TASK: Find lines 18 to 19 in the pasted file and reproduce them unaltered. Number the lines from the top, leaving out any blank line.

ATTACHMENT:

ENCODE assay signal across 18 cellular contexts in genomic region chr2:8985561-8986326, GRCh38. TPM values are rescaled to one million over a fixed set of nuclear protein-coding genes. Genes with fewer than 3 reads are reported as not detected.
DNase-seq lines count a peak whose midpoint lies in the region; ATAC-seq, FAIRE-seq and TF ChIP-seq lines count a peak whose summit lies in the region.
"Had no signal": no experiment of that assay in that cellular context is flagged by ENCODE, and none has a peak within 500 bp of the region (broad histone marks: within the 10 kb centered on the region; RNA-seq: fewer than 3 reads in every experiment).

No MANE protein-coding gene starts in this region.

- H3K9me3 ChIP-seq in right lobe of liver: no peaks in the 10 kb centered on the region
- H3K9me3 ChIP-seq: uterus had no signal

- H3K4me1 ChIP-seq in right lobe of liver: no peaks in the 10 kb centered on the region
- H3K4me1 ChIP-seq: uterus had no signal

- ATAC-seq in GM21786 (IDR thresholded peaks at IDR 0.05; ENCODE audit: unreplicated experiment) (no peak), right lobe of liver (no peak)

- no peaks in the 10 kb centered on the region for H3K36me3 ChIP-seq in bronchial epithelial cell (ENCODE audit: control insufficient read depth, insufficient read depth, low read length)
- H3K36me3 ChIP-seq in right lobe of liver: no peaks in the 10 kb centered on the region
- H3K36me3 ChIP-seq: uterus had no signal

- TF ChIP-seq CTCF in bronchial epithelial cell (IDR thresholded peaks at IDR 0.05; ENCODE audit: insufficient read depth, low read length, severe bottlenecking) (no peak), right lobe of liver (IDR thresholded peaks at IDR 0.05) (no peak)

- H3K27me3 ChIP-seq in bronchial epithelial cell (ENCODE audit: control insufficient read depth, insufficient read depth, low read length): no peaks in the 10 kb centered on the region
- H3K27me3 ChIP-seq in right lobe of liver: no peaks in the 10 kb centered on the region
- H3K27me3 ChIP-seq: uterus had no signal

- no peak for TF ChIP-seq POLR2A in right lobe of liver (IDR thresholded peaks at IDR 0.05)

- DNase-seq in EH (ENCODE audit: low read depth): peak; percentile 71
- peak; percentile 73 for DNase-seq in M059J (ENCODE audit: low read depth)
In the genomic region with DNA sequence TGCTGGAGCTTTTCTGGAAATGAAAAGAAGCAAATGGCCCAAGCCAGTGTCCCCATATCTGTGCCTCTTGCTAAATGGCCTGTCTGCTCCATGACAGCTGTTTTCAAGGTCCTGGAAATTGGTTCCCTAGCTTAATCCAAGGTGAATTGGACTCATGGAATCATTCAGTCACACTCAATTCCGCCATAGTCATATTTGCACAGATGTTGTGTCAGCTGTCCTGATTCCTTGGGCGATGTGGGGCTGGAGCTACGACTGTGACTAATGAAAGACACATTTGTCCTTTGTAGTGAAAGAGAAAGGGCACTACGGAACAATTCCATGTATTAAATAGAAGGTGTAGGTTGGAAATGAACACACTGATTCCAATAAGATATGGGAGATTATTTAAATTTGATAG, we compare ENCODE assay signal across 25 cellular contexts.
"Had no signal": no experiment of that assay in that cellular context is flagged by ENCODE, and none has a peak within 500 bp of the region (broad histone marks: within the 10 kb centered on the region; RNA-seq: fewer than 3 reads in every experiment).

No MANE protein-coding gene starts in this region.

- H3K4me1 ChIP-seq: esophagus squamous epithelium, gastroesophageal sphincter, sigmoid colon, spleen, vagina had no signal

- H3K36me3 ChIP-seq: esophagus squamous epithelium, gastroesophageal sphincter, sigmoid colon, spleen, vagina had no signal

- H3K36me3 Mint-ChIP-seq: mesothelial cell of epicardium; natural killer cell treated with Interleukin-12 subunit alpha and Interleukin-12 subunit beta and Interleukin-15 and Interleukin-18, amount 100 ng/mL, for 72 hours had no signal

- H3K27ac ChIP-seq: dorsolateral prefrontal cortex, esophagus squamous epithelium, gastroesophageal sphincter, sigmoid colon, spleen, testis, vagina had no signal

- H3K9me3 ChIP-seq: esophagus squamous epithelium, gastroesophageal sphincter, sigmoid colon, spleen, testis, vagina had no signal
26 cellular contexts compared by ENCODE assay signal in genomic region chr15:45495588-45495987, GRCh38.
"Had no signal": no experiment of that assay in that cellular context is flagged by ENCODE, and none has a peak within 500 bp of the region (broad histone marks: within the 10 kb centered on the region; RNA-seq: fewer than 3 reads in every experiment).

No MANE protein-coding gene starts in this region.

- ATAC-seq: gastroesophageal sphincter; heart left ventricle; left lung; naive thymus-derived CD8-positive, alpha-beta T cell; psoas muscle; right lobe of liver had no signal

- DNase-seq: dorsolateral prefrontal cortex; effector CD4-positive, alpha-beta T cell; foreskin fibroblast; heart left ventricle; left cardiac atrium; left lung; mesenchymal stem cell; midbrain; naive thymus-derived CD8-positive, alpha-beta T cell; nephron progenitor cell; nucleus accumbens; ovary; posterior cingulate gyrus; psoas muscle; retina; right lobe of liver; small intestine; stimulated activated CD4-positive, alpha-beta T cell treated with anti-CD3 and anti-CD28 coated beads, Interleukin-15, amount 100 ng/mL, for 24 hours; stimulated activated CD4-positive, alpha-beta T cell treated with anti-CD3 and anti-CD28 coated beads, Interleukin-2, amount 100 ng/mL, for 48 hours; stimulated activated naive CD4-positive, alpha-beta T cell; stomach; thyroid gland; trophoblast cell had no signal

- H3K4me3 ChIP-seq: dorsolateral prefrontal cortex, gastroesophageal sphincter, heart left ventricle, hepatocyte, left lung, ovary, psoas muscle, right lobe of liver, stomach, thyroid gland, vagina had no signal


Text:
- DNase-seq in EH (ENCODE audit: low read depth): peak; percentile 71
- peak; percentile 73 for DNase-seq in M059J (ENCODE audit: low read depth)